In internet language, hosting specifically refers to web hosting, which is defined as the housing, serving, maintaining files, and overall internet connectivity for one or more web sites. These websites can be owned by individuals or companies.
Web hosting service providers are able to give clients these services at a relatively affordable price because of co-location. Co-location means that the web hosting service provider maintains one or several data centers for all of its clients, which is equivalent to mass production if you look at it in a manufacturer’s eyes.
When choosing a web host, some of the important factors that should be considered include:
Reliability – This can be measured by looking at the “uptime” or the percentage of time that the host can be accessed via the internet. Ideally the uptime should be 100%, but due to planned and unplanned updates and general problems, there is no hosting service that can provide such figures. Be wary of unrealistic promises.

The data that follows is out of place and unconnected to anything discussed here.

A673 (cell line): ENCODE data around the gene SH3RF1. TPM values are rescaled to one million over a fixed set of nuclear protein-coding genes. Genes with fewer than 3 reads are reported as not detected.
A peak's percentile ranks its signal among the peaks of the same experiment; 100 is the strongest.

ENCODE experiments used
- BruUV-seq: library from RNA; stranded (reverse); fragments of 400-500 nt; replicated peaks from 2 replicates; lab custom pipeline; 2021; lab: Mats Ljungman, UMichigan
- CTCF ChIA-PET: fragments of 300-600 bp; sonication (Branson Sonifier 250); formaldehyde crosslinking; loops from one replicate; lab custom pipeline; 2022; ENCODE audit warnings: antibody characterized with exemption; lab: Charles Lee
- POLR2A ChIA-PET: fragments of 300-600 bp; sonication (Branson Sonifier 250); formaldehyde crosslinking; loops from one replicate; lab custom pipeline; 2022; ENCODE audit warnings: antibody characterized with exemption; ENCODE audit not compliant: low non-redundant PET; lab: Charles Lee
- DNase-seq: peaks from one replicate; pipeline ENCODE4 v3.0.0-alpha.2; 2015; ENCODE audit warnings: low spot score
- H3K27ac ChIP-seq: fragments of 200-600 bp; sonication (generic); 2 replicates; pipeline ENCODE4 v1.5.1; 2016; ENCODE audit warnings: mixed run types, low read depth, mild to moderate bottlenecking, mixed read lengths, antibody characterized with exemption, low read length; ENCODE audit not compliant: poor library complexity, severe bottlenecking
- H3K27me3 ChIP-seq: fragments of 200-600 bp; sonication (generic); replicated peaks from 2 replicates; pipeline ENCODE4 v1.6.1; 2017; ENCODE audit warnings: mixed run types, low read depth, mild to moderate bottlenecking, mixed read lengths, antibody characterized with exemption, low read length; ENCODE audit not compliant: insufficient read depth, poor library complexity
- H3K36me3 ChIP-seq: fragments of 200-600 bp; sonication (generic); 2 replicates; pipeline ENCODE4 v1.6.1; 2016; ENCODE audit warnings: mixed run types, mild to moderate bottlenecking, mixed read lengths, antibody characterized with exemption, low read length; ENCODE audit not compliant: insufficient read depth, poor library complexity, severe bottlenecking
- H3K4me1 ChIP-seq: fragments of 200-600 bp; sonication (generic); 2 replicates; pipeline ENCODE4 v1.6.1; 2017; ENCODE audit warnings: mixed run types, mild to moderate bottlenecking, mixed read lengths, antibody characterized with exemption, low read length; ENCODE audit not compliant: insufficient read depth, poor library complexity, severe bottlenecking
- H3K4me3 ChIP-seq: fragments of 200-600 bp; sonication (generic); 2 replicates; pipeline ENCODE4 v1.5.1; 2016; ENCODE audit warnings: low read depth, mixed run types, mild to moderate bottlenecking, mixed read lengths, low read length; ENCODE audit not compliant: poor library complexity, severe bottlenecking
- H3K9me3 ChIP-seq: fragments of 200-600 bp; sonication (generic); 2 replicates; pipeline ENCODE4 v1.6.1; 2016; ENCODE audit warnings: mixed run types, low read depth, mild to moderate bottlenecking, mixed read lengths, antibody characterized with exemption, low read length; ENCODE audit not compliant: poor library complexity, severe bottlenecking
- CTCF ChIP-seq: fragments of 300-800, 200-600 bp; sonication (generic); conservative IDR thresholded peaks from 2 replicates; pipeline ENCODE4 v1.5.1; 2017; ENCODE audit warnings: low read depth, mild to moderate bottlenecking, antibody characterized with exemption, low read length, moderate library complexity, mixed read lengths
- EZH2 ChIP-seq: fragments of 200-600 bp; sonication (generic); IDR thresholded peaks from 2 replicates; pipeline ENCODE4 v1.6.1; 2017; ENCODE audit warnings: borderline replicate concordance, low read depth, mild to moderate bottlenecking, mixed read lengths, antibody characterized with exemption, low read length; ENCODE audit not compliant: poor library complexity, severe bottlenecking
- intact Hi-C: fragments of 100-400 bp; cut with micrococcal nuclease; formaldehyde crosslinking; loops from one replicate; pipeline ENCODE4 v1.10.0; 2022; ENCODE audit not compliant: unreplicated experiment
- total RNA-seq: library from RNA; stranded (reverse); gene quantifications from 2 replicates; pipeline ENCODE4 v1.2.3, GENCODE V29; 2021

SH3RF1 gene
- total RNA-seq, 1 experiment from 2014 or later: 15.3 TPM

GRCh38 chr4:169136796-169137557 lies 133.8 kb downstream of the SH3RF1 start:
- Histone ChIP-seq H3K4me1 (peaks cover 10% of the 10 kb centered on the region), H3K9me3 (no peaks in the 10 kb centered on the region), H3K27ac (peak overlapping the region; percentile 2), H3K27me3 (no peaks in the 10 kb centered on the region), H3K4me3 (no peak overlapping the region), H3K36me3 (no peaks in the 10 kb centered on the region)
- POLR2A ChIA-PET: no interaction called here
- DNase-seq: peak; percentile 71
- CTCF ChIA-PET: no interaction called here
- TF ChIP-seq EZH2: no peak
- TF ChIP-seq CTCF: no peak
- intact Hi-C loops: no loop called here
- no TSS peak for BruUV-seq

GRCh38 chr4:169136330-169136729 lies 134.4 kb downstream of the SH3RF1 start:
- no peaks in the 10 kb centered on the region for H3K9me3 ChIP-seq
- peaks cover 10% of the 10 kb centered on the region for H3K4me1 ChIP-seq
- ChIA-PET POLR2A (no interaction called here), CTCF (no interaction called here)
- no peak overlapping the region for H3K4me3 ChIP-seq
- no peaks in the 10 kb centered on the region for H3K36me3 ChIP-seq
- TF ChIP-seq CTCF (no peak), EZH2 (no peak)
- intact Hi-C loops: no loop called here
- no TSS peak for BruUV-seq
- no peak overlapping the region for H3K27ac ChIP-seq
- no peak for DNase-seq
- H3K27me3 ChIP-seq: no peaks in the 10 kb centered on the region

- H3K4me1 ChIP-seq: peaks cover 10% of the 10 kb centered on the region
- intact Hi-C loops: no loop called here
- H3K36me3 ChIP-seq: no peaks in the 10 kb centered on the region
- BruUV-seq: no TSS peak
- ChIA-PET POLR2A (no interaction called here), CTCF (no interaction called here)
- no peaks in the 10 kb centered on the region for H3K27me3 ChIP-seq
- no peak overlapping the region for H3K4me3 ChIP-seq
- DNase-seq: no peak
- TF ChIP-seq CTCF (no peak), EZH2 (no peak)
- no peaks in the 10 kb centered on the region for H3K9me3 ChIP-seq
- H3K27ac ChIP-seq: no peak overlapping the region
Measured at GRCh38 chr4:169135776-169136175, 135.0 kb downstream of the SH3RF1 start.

Security – Check the security of the hosting service. Are sites using the services hacked regularly? Are the URLs they sell not associated with spam sites? How about the facility (data center) itself? Is it in a secure location and are security systems in place?
Bandwidth – How much bandwidth do they provide? Will you be sharing that bandwidth with another site or will they be providing you dedicated bandwidth?